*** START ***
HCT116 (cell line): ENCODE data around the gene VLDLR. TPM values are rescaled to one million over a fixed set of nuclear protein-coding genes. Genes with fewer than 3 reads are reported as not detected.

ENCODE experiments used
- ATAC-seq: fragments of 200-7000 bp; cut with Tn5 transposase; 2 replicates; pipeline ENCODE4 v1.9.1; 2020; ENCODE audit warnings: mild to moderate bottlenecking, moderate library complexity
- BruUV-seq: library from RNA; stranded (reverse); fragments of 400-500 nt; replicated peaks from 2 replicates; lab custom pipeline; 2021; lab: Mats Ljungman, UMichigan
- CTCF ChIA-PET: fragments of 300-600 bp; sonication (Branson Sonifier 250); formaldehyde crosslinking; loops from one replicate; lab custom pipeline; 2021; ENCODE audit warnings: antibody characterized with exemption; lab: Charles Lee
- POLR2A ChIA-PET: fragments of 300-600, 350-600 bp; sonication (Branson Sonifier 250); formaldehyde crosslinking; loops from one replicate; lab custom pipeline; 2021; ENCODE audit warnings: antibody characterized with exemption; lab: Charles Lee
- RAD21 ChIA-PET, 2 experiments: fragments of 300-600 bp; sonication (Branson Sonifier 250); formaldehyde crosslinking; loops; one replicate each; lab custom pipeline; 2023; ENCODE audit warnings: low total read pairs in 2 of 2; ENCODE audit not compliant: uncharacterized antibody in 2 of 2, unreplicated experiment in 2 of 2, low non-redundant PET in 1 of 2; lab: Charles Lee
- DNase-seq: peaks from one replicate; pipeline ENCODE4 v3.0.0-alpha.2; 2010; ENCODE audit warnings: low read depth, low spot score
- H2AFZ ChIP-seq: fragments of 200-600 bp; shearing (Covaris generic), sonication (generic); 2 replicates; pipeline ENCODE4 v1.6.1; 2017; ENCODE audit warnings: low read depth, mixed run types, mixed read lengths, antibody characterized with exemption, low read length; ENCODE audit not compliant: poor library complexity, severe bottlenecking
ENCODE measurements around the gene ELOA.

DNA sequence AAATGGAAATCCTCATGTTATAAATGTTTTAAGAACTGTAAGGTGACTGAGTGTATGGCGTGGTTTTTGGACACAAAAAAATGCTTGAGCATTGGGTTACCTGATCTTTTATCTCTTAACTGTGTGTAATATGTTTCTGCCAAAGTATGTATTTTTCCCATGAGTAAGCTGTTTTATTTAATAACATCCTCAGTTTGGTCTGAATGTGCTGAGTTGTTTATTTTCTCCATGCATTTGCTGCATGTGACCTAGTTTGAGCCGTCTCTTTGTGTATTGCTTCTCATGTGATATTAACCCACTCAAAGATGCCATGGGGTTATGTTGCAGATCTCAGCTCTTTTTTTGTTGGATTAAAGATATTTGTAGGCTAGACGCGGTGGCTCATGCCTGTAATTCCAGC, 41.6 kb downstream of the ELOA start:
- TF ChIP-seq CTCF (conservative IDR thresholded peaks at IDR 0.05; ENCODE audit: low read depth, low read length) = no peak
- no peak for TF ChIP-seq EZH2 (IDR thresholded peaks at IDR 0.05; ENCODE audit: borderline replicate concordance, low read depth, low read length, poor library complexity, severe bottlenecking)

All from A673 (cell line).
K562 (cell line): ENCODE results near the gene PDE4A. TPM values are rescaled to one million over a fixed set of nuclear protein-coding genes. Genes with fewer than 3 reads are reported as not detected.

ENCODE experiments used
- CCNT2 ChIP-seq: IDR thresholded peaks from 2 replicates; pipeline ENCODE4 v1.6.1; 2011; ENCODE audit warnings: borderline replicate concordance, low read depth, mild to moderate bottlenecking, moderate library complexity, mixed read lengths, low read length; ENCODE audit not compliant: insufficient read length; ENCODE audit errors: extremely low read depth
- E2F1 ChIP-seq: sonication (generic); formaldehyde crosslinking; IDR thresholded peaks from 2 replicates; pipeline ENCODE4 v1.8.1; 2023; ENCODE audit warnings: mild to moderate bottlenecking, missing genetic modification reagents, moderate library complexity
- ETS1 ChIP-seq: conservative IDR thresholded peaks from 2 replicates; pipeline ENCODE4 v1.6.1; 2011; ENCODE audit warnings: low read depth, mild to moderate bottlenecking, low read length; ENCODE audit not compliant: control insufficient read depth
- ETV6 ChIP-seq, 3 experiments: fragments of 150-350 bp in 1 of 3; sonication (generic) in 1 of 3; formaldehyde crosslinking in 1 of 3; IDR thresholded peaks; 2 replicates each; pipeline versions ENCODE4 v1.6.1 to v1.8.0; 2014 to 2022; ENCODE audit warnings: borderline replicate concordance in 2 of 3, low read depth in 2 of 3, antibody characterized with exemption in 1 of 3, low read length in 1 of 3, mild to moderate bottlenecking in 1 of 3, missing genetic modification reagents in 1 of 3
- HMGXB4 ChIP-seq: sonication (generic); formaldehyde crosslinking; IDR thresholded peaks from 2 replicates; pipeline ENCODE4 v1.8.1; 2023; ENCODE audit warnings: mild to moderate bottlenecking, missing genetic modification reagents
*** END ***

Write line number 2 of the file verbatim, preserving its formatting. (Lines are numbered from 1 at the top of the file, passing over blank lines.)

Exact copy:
ENCODE experiments used